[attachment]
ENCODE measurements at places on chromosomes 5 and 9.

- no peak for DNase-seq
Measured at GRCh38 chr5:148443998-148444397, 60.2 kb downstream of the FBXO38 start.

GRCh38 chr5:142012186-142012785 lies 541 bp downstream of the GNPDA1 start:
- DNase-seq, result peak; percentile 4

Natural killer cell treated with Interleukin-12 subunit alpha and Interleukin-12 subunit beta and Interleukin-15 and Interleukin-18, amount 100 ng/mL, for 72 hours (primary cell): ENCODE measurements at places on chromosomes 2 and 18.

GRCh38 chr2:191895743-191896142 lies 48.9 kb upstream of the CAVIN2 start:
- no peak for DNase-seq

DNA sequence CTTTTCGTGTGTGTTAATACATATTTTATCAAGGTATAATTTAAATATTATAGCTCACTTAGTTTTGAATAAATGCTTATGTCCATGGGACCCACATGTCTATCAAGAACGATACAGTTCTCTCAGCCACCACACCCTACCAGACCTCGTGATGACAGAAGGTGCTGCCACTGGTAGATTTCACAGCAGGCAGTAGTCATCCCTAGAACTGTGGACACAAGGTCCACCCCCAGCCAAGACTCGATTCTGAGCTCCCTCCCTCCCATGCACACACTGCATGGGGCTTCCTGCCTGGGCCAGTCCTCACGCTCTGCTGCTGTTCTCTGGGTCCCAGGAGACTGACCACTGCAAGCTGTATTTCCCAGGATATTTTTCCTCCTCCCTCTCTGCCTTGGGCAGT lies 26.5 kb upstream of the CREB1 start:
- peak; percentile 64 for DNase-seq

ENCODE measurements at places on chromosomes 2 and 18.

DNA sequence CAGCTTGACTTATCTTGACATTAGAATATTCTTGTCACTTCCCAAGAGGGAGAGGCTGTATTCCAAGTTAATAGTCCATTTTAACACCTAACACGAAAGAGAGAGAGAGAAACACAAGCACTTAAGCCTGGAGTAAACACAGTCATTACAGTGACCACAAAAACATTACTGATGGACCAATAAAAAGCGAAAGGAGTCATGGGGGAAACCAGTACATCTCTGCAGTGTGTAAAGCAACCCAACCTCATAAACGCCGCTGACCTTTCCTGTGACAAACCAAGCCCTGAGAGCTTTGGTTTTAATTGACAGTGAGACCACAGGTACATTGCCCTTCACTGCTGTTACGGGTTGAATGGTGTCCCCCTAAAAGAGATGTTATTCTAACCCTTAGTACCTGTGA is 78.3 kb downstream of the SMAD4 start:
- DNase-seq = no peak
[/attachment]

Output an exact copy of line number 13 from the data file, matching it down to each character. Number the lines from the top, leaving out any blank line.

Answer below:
- DNase-seq = no peak